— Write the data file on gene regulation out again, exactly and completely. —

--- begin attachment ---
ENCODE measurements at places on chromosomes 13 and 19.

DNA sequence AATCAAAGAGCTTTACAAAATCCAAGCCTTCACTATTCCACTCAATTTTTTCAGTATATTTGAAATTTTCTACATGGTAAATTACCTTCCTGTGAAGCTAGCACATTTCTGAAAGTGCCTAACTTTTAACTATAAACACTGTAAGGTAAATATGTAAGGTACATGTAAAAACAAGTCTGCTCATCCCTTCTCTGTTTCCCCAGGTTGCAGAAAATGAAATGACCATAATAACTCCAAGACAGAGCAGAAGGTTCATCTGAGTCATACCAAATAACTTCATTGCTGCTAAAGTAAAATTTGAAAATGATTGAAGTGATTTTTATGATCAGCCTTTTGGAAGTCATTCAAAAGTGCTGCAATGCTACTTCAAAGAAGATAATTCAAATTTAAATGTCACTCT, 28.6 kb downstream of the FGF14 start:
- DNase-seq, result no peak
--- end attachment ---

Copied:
ENCODE measurements at places on chromosomes 13 and 19.

DNA sequence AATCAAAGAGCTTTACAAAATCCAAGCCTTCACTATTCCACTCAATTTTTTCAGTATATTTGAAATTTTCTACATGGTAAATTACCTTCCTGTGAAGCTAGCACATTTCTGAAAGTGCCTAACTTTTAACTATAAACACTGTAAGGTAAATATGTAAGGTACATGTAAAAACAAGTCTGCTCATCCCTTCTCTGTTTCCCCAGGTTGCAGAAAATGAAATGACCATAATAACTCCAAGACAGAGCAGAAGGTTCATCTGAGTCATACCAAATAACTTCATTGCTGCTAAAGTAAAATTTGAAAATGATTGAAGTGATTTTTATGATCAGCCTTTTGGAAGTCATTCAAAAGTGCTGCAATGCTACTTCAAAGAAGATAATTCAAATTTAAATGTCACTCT, 28.6 kb downstream of the FGF14 start:
- DNase-seq, result no peak